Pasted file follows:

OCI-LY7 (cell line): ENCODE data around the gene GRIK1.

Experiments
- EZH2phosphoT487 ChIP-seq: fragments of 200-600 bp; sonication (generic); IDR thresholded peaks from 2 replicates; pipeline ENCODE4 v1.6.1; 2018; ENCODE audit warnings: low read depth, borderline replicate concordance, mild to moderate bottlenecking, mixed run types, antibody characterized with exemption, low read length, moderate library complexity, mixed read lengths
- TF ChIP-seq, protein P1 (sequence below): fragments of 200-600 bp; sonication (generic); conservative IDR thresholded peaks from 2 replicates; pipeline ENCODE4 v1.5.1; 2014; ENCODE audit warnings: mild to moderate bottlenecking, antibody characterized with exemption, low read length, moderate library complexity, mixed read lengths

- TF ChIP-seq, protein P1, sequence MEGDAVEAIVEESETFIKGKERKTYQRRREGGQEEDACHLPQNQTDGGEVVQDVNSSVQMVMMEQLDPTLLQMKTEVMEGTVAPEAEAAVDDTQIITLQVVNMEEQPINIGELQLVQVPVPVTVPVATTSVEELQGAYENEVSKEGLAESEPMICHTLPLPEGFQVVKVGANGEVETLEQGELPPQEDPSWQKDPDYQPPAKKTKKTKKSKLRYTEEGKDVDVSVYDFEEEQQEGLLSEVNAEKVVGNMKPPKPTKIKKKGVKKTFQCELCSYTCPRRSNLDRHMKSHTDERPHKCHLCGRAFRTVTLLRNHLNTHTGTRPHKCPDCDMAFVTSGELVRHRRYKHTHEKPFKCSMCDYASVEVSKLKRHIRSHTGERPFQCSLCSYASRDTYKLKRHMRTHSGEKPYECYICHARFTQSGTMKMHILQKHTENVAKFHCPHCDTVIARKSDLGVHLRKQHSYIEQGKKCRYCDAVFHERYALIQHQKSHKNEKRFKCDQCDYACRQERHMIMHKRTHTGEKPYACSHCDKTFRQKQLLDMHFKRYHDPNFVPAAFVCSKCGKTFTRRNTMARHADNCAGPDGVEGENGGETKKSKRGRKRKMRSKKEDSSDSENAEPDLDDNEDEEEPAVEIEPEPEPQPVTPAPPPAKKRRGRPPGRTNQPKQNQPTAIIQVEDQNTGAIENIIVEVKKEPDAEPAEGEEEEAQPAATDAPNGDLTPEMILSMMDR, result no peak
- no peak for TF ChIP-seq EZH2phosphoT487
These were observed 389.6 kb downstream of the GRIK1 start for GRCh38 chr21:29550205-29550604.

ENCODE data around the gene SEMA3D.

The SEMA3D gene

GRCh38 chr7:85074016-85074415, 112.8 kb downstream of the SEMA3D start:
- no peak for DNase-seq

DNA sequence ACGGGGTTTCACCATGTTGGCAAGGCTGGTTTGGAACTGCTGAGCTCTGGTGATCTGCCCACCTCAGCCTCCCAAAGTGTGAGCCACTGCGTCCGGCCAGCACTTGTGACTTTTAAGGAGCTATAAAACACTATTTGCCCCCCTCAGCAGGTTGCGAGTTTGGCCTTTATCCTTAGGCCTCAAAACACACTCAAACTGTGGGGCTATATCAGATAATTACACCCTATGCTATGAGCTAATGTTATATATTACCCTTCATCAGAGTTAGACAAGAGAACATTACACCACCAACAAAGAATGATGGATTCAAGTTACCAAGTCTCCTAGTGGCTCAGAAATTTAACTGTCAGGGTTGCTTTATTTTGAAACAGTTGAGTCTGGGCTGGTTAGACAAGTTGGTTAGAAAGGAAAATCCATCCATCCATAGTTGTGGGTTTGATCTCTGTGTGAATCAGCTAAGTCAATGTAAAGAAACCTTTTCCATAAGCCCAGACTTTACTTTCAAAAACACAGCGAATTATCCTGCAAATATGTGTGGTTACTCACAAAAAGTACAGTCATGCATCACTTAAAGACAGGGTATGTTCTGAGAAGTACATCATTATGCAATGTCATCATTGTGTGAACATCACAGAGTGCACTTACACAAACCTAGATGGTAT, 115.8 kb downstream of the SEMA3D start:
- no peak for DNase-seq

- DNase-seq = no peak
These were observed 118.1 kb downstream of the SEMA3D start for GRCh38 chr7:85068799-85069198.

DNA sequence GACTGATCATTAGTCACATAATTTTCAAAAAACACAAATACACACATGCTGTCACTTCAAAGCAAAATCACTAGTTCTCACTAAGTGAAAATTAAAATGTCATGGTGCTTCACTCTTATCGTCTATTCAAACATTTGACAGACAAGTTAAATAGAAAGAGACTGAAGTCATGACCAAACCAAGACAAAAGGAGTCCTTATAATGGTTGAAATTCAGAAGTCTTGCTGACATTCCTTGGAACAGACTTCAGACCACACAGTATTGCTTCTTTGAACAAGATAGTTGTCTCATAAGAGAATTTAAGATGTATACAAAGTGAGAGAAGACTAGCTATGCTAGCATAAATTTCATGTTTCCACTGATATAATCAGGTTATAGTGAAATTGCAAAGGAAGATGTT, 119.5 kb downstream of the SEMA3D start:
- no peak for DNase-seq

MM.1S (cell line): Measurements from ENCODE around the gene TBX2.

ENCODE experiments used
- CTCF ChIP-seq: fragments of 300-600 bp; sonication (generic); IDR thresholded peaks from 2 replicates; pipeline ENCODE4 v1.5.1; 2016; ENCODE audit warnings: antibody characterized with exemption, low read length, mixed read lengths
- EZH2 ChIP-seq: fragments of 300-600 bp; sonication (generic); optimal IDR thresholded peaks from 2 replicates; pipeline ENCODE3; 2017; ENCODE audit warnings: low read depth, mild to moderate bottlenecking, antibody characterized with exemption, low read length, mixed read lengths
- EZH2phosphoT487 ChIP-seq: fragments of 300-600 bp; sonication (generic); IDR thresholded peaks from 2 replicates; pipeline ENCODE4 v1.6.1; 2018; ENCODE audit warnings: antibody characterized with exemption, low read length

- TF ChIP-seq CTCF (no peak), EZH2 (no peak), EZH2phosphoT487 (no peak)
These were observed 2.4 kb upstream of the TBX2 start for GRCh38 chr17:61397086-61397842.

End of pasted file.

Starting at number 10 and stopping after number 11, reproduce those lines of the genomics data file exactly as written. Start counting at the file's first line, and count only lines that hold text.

GRCh38 chr7:85074016-85074415, 112.8 kb downstream of the SEMA3D start:
- no peak for DNase-seq